I am currently working on the plot for the second novel, Sacrifice, and my heroine travels to East Anglia for Pentecost (Whitsun), 635. Accordingly, I am trying to put together a picture of East Anglia at that time composed of what information has come down to us (as always for the 7th century, mainly from Bede) and what it is reasonable to guess/speculate/invent.
I begin with the assumption (shared by Nicola Griffith in her marvelous novel Hild) that the man that Hilda’s sister Hereswith married – Ethelric – is the same person as the man who was joint king of the East Angles c. 630-634 and sole king c.634-636, i.e. Ecgric. From about 630, Ecgric shared the rule with Sigeberht, a man much praised by Bede as a good Christian. Scholars are not entirely in agreement about his parentage, but he was probably the step-son of Raedwald, the first East Anglian king about whom we have any substantial information. Sigeberht spent time in Gaul and returned to take the throne, quite possibly by force as he had a later reputation as a warrior, from Ricberht. We have no idea about Ricberht’s parentage, but he apparently killed his predecessor, Eorpwald, who was a son of Raedwald. A violent sort of place, obviously, like most of Britain in the 7th century. So the story about the kings goes like this:
c.599-624: Raedwald, who was rich, powerful, Christian and alled with the kingdoms of Kent and Northumbria (he put Edwin on the throne of Northumbria). He is probably the man buried in a ship big enough to have 40 oarsmen under mound 1 at Sutton Hoo. The treasure surrounding him still constitutes the single most impressive hoard ever unearthed from a grave in Britain. That wondrous institution, Wikipedia, currently offers an especially good article on Sutton Hoo. http://en.wikipedia.org/wiki/Sutton_Hoo
The famous helmet reconstructed from fragments in the ship burial under Mound 1 at Sutton Hoo
c.624-627: Eorpwald, son of Raedwald. Assassinated.
c.627-630: Ricberht, usually assumed to be the man who killed/arranged the killing of Eorpwald.
c.630-634: Sigberht (possibly Raedwald’s step-son) + as joint king or sub-king of the North Folk, Egric/Ethelric who was possibly the oldest of the sons of Eni. Eni was Raedwald’s brother.
c.634: Sigberht abdicates and enters the monastery that he founded at Beodericsworth. Egric/Ethelric becomes sole king and rules until the battle with Penda of Mercia, probably in about 636. For this battle, Sigberht is forced out of his monastery to help, but refuses to carry any weapon except a staff. He and Egric/Ethelric are both killed.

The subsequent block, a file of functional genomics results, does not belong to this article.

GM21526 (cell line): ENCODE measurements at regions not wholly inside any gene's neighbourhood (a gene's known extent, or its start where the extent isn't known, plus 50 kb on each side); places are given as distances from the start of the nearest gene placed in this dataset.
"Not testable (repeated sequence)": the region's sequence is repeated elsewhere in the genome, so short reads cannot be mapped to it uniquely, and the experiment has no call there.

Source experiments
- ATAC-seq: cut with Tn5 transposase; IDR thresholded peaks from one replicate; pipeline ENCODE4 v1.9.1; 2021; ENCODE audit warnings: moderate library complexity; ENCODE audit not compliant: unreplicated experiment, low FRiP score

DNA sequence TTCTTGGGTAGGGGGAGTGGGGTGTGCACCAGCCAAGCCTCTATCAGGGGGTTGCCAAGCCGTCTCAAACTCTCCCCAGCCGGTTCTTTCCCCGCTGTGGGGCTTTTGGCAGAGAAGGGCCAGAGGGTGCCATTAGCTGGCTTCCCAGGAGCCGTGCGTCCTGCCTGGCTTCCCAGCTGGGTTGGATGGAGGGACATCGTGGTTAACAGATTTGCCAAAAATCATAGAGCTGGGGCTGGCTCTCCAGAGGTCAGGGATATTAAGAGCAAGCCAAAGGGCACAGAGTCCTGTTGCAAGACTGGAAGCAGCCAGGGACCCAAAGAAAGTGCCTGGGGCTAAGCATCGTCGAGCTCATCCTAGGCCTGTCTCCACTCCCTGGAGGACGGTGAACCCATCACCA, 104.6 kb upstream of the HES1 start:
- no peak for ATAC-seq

c.636-653/4: Anna, son of Eni. Killed by Penda at the battle of Bulcamp. Anna fathered a remarkable family of saintly daughters, including Saints Seaxburgh, Aethelthryth, Aethelburgh and possibly also Whitburh.
653/4-655: Aethelhere, son of Eni. Killed at the battle of Winwaed, 15 November, fighting with Penda against Oswiu of Northumbria.
655-663: Aethelwold, son of Eni.
663-713: Ealdwulf, son of Ethelric and Hereswith.
Ealdwulf was probably born around the time that Sigberht abdicated and retired into his monastery and so the scene that I am setting up for Pentecost 635 is that:
Ealdwulf is born late 634; Sigberht announces his abdication Christmas 634; he enters the monastery Easter 635; Ethelric (and Hereswith) celebrates his rise to sole power at Pentecost 635, surrounded by his brothers (the other sons of Eni), his infant son and one or more of his eventually saintly nieces.
If the pagan Penda was not already their sworn enemy, he would be very soon. I postulate a border dispute over control of the lands to the west of the Devil’s Dyke and on the western half of the fens, including the iron-working areas around what is now Peterborough but was then Medeshamstede, near the Roman town of Durobrivae (the modern village of Water Newton). These were the lands of the Gyrwe (north and south) and the Wille (east and west), all of them listed in the Tribal Hidage and members of the group known broadly as the Middle Angles. By the late 7th century, they were all certainly a part of greater Mercia – yes, Penda’s expansionist policies were successful – but in the early 7th century, they were probably still under the control of independent tribal leaders, such as Tondbert. He was the chieftain of the South Gyrwe who married Aethelthryth, daughter of Anna, and gave her the Isle of Ely as her morgengifu/morning gift.
Map of East Anglia in the Seventh Century. Source: Amitchell125 at English Wikipedia.
If anybody has any suggestions/ideas/references about the battle with Penda during which Egric and Sigberht were killed, I would be very grateful.